PRIME MINISTER Kevin Rudd may have done an about-face on climate change but householders are enthusiastic about reducing their carbon footprint and living sustainably, says an expert who walks the walk.Jerry Coleby-Williams has had ”green thumbs” since the age of four, when he lived in England, inspired by his family of gardeners and farmers.He’s come a long way since then. Coleby-Williams, a presenter on Gardening Australia on ABC1, settled at Wynnum on Brisbane’s Bayside in 2003 and transformed his century-old timber Queensland home, Bellis, into an award-winning example of ”retrofitted sustainability”.He and the other two householders minimise their impact on the environment by generating solar power, recycling sewage and grey water and harvesting rainwater for inside and outside use. ”Anything we do here can be done at any suburban house in Australia,” he said.The house is connected to mains water but it is rarely needed. ”We are 90 to 98 per cent self-sufficient and only need to turn on mains water after months of no rain,” Coleby-Williams said.The trio use only about 117 litres each a day from their water tanks, compared with Queensland Water Commission figures showing south-east Queenslanders averaged 152 litres per person daily last week.The back garden boasts a magnificent array of fruit, vegetables and herbs – all grown organically – and feeds three people using only 350 litres of recycled water a day.The 300 square metres of land provides about 70 per cent of the trio’s fresh food.Coleby-Williams knows most of his neighbours, who regularly drop in for tips and pass the information on to like-minded friends.”Word spreads and it’s wonderful how many people are converting their small suburban blocks into their own version of what we’ve got here,” he said.When he had an open day last year, the garden fed 150 people who walked to the local bowls club where the four-course meal was cooked.The front garden has ornamental subtropical plants suited to predicted climate change. The plants were watered six times to establish them but have not been watered again since 2004.The property has no hard surfaces – it has a porous driveway and paths, and a pit to capture stormwater, which also gets reused.Coleby-Williams practises crop rotation and his collection includes many rare and endangered species, the seeds of which he collects to replant.He came to Queensland via a circuitous route, qualifying in horticultural estate management, arboriculture, landscape design, horticultural and botanical sciences at the Royal Botanic Gardens in Kew, England.In 1982 he was awarded a Kew scholarship to study the flora of Western Australia and said he was so captivated by the people, plants and places, he decided to emigrate.Postgraduate work included managing horticultural enterprises in Britain and Australia, including nurseries, inner-city parks and gardens. And he helped establish Sydney’s Mount Annan Botanic Garden.He has worked as a consultant in Sydney, including for the Darling Park business complex, Central Station, St Mary’s Cathedral, the Conservatorium of Music and the international airport. For 11 years, he managed the horticultural estate for the city’s Royal Botanic Gardens.Last year Bellis won a prestigious savewater! Alliance award. The group works with businesses and governments on water conservation programs. Entries for this year’s awards open on May 17 and close on August 9.Get more tips
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Our mentally ill suffering in silence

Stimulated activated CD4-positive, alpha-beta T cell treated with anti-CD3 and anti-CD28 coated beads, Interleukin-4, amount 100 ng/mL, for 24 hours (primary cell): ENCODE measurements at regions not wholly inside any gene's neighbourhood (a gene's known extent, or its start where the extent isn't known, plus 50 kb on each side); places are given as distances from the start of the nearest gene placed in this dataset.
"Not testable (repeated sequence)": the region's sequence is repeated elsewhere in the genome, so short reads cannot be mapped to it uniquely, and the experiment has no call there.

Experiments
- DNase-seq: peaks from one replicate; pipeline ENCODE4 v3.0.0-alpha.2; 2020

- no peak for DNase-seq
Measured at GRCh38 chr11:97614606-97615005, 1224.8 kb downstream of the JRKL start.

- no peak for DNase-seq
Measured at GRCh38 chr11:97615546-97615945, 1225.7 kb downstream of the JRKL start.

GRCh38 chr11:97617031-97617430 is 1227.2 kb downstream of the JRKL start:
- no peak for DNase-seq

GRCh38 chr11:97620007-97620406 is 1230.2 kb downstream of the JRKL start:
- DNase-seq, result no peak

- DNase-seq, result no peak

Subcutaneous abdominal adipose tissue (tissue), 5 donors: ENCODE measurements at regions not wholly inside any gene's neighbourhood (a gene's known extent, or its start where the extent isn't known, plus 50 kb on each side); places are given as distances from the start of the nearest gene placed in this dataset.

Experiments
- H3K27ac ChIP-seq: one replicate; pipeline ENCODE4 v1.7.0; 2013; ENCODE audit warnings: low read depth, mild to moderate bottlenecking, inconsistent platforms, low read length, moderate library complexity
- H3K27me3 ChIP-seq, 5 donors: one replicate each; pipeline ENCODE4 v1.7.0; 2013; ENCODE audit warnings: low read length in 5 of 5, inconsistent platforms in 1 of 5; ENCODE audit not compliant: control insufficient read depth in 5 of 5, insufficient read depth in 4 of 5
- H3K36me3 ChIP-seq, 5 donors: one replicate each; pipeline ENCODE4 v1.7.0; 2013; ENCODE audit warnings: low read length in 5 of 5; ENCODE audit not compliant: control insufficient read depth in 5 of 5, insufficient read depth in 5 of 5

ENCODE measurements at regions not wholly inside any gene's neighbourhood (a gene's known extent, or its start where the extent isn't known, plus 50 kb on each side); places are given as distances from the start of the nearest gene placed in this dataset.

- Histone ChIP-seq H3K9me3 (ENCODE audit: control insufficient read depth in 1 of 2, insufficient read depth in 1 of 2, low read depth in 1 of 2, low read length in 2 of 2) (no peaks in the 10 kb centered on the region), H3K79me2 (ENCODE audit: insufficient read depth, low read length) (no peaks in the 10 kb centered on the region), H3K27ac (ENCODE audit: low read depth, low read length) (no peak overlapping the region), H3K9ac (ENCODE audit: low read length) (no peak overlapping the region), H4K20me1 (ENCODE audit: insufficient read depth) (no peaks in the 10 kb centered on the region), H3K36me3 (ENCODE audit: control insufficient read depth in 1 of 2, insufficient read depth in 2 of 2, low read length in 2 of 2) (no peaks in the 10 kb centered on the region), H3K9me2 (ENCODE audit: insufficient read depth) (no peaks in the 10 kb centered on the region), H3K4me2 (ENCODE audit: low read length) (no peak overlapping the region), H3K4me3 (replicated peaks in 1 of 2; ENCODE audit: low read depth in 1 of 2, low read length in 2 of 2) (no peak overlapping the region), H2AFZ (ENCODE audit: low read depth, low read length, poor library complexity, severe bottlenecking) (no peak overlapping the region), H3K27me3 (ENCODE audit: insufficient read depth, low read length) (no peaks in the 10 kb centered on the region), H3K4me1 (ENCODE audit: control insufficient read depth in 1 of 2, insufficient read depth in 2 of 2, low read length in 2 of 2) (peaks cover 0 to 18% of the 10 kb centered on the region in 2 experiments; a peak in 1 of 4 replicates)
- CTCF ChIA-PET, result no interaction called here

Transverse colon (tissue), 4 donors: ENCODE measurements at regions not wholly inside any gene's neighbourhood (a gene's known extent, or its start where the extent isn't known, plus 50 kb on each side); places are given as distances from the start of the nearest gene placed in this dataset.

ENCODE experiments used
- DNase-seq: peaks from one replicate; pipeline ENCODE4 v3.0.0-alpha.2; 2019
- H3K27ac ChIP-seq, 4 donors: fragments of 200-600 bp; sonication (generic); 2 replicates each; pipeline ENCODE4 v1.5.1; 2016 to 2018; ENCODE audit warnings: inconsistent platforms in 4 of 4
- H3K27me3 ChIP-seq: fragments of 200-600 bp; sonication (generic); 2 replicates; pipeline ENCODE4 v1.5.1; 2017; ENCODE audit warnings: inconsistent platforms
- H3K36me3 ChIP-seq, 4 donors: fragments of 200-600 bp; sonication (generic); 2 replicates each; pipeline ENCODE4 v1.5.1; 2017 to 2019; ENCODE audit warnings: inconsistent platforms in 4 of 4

More than 1.6 million people in NSW are silent sufferers of undiagnosed mental health conditions, according to a report that highlights long-term dangers associated with delayed treatment.The Wesley Mission report, Keeping Well: Mental Health Is Everyone’s Business, reveals community attitudes towards mental illness remain so negative sufferers are ashamed to admit how they feel. Consequently, they were reluctant to seek help and, over time, their illness worsened and became irreversible through repeated untreated episodes of depression or psychosis.The study has prompted renewed calls for an overhaul of the mental health system.Brain and Mind Research Institute executive director Ian Hickie said “concerted pressure” was needed for a co-ordinated response to deal with mental illness when it usually began – between the ages of 15 and 25.”Seventy-five per cent of problems start in this age group but we don’t typically see someone reporting mental health problems until they’re around 40 and have had issues for 20 years,” Professor Hickie said.”Historically, services have focused on those who are already seriously ill. Contrast that, for example, with breast cancer where the services deal with the issue at all stages of the problem – early identification, treatment if needed and palliative care.”Believe it or not, 30 to 40 years ago we had to educate people to the fact that cancer treatment was not a waste of time. Today, everyone accepts early intervention gives you the best possibility of long-term survival.”In January Wesley Mission surveyed 2012 people over the age of 18. It found that during their lives 77 per cent of people in NSW would experience, or be personally affected by someone who suffered from, a mental illness. More than a quarter of respondents claimed to be suffering some form of mental health problem, with depression and anxiety the most common conditions.The research indicated a third of people who feared they were depressed did not seek treatment, and 50 per cent suffering from anxiety failed to take the key step.Almost nine in 10 self-reported phobia sufferers failed to seek help.The main reason for people suffering in silence was social stigma.The survey also demonstrated how deep negative attitudes continue to run, with less than half the population feeling comfortable around people suffering depression. Typical comments that highlight misconceptions are: “People who are depressed are dangerous” and “It’s acceptable for someone with cancer to be unavailable at work because they are undergoing chemotherapy but not for someone with depression”.The superintendent of Wesley Mission the Reverend Dr Keith Garner said: “It’s clear from the report that a great amount of social stigma still exists around mental illness and that’s fed by fear and misinformation. We, as a society, need to become more open to this issue because the numbers of people affected are enormous.”MIND READING53 per cent of people in NSW will experience a mental health problem.Compared with physical illness, people with a mental health condition are more reluctant to seek treatment.The most common mental health problem people report suffering is depression, with one in four believing they may be affected.Three in 10 believed they have suffered some form of mental health problem during their lives for which they did not seek treatment. This translates to more than 1.6 million hidden sufferers across NSW.